Motion to Take Note
My Lords, first, I thank my noble friends on the Cross Benches for choosing this debate today, but I also thank all noble Lords who are taking part in it. I am very much looking forward to hearing everybody’s contributions. I recognise that this is last business on a Thursday, so I am particularly grateful to noble Lords taking part. I also welcome the three noble Lords making their maiden speeches. I know that we are very much looking forward to what they have to say now and in many future contributions in your Lordships House.
The health and care system is under great strain as needs grow, particularly from older people with long-term conditions, and as costs rise. This mirrors the position elsewhere, not only in Europe and America but in many fast-developing countries. Not surprisingly, and not just in the UK, there is widespread concern and considerable confusion about the future for health. This uncertainty and insecurity means that it is more important than ever to understand the complex nature of health problems and what can be done about them, and to set out a long-term vision and strategy for the future.
Health and well-being are affected by three big things: the availability and quality of health and care services; individual lifestyles and behaviours—individual responsibility for our own health is absolutely vital; and all the physical, economic and social factors such as education, employment, wealth, social structures and the physical environment. Those are the many determinants of health, and co-ordinated action is need across all three areas. However, my focus today is on the third of these—the wider determinants of health, which go way beyond the reach of the NHS and individuals.
There is a great World Health Organization quotation:
“Modern societies actively market unhealthy life styles”.
I want to talk about how we can set that on its head. What would it be like, instead, to build a health-creating society where everyone—citizens, families, communities and businesses alike—had a role to play? None of what I have said, however, should detract from the importance of the first two—the health and care system, and the choices and actions of individuals—and I am sure other noble Lords will address those.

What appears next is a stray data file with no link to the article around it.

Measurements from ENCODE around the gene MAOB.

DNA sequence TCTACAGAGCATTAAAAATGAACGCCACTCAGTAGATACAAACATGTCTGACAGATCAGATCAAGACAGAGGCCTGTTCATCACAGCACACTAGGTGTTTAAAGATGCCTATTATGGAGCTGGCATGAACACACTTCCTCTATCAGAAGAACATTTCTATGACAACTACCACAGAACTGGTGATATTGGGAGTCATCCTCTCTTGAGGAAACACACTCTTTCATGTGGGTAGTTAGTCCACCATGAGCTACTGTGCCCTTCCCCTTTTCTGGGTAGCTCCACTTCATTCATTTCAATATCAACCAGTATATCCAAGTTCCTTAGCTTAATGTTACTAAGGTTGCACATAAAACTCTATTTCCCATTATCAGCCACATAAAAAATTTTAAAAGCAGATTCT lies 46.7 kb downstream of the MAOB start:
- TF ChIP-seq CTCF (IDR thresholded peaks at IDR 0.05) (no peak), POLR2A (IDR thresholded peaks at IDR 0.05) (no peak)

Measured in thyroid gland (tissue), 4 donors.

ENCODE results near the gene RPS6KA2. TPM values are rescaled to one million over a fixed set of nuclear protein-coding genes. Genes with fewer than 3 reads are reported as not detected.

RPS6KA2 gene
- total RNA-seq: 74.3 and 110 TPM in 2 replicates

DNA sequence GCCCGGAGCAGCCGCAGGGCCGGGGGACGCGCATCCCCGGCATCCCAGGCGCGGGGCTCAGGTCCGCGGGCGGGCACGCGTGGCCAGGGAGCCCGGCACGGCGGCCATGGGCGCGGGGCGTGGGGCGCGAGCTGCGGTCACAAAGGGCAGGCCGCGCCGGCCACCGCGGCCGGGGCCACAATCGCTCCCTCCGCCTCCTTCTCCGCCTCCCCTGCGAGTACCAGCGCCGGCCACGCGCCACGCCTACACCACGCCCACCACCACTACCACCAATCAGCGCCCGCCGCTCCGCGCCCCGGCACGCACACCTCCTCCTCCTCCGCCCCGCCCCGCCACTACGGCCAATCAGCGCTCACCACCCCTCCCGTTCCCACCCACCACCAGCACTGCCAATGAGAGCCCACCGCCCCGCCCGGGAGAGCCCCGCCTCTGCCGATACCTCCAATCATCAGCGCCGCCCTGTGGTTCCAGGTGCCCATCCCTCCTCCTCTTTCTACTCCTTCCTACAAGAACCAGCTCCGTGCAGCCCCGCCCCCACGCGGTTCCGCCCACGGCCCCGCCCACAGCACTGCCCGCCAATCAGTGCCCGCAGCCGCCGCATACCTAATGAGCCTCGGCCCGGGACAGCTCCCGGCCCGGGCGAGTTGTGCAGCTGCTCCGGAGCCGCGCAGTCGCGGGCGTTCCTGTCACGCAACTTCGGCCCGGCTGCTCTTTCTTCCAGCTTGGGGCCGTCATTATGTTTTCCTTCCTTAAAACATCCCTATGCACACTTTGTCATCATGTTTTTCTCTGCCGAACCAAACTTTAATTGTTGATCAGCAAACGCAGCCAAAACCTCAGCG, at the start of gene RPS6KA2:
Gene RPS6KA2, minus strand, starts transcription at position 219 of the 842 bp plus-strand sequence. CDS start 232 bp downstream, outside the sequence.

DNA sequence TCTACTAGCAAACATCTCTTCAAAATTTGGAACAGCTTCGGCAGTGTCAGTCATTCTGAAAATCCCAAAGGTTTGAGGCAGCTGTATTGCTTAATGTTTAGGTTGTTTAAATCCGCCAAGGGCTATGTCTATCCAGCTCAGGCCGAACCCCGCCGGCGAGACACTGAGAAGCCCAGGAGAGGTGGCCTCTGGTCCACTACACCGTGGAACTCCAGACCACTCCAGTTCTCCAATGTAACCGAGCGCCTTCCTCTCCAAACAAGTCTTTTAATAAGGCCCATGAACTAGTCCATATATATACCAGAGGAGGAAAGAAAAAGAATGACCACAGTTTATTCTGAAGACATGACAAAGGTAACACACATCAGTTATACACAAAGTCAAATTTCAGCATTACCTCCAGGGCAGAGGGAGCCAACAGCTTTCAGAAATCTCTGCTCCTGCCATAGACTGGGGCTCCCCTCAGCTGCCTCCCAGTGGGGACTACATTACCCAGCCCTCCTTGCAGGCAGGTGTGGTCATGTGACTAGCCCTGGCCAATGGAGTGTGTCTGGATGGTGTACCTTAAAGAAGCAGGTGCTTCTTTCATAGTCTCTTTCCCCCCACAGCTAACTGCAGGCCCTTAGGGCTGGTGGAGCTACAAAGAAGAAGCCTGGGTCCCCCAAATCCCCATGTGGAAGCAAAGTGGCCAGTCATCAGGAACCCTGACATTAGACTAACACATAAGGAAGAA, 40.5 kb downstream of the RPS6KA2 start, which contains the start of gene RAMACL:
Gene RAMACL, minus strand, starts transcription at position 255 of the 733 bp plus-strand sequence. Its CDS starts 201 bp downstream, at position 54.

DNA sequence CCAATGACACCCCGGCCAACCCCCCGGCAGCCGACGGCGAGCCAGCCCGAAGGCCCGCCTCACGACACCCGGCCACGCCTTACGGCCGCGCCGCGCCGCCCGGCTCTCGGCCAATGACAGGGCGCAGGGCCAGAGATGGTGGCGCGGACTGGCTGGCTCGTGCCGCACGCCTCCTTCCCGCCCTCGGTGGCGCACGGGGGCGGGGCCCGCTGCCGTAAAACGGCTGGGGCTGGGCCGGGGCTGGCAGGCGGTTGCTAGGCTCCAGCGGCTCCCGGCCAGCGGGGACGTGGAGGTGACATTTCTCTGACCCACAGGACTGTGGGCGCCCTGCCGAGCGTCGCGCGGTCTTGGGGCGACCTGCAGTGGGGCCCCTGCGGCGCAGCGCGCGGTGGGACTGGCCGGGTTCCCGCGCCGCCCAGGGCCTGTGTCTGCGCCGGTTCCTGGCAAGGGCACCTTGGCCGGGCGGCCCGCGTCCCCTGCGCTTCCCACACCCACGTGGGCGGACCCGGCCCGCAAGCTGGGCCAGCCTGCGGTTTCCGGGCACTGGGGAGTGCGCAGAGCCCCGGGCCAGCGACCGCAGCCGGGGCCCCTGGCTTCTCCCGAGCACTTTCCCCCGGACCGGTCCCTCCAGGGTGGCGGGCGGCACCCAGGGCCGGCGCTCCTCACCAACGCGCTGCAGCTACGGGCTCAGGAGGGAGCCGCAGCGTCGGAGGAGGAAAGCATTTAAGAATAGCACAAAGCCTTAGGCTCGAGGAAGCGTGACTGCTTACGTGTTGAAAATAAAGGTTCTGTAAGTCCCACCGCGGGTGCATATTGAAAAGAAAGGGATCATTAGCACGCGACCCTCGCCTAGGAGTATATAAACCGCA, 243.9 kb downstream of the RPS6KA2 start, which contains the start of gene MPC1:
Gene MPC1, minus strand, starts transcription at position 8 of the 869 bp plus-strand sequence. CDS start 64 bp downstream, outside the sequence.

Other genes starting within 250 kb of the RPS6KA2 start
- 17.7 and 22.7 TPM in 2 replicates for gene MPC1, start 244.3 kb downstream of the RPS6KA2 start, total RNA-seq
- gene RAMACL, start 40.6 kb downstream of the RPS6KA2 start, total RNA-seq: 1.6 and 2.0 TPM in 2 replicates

Let me just give a few examples of what I am talking about. Barely half of our children achieve a good level of development by the time they start school, which affects their future physical and mental health and, of course, their ability to learn. Going to the other end of the age range, social isolation and loneliness in old age have the equivalent health impact of smoking 15 cigarettes a day and a slow recovery from illness. There is recent evidence that they also lead to earlier death. Having a social network and some meaning in life is hugely beneficial. Some groups in the population are affected more than others, including people with mental health problems. Men with severe mental health problems die up to 20 years earlier, and women 15 years earlier, than people without such problems. Importantly, there are also lower levels of subjective well-being and a higher burden of ill health in people from black and minority ethnic communities. Moreover, as Sir Michael Marmot has demonstrated, inequality damages health, with the most disadvantaged being most prone to ill health and living shorter lives.
Perhaps the most alarming statistic of all is that, on average, UK citizens have about seven years of ill health before we die; at the top of the scale, the Norwegians have only two years. What if we could reduce the UK figure by even one year? What a difference that would make for individuals and, at the same time, for the health and care system and therefore the economy. What is so different about Norway? This surely gives us a target to aim at.